The director talks about movies, race, and Will Smith.
Ever since the romantic comedy-drama She's Gotta Have It antagonized black women and black men in 1986, Spike Lee's films have enjoyed the outrage of various groups. Between Do the Right Thing's racial and ethnic provocations, however, and last year's She Hate Me—a sexual farce that offended lesbians and feminists—the social context for Lee's films has changed. In Hollywood, the bar for racial provocation has been raised to wearying heights. At the same time, nakedly commercial entertainments—blackbusters?—from Barbershop to Get Rich or Die Tryin' appeal to a black audience that barely existed 20 years ago. Lee's recently published autobiography, Spike Lee: That's My Story and I'm Sticking to It, offered an occasion to talk with the sometimes inflammatory director about movies, money, race, and the gentle art of making enemies.
Slate: I wanted to talk to you about your book, which I've been reading. Why do you call it That's My Story and I'm Sticking to It? I mean, do people think that you're making stuff up?
Lee: No, I just thought it was a good title. It's not really to rebel or anything. I just liked the title.
Slate: Of course, I was particularly interested in what you have to say about the situation of blacks in Hollywood. But also in your statements about the Holocaust. You pretty much said that any movie about the Holocaust is going to carry all the prizes.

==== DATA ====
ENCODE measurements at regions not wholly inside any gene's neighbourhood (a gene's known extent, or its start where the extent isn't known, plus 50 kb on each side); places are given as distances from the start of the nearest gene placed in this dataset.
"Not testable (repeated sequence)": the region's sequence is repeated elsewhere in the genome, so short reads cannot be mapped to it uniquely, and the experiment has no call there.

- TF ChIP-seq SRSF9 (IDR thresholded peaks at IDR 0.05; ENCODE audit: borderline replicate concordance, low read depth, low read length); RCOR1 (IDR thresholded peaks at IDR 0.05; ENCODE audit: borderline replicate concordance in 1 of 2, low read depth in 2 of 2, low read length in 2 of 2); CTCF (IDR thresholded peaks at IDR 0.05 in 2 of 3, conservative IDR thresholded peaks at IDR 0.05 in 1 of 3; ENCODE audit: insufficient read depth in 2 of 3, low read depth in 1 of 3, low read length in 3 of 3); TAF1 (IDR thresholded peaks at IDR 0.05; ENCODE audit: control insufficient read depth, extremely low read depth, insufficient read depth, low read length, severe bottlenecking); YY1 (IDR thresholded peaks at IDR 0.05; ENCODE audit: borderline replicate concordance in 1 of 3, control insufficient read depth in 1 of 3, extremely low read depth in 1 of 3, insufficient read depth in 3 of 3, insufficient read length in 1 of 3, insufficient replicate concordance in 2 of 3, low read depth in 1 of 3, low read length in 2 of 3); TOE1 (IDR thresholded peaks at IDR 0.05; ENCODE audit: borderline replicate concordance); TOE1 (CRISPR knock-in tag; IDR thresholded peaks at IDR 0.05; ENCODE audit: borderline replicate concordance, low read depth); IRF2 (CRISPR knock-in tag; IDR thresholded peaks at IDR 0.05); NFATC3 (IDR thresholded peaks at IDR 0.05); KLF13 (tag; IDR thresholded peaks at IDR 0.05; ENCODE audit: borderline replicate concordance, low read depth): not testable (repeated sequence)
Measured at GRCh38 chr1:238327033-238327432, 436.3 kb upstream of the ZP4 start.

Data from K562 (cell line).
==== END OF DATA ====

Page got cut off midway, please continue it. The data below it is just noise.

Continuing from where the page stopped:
Lee: Whoa, whoa! What I was speaking of specifically was the feature-length documentary branch of the academy. I mean, there was a time—you could do the research, I don't have the chart in front of me—but for a period of over 10 years, almost every film that won best feature-length documentary was about the Holocaust.
Slate: That is an issue, right? It's followed you throughout your career, the relationship between blacks and Jews.
Lee: It's not an issue for me.
Slate: No, it's an issue for everyone else.
Lee: I have nothing to do with that. But I remember thinking when we were nominated for 4 Little Girls and then finding out that a rabbi was a producer for the other one: We're not gonna win.
Slate: Next time you have to get a minister.
Lee Siegel is Slate's art critic.
Photograph of Spike Lee by Charley Gallay/LEP/Splash.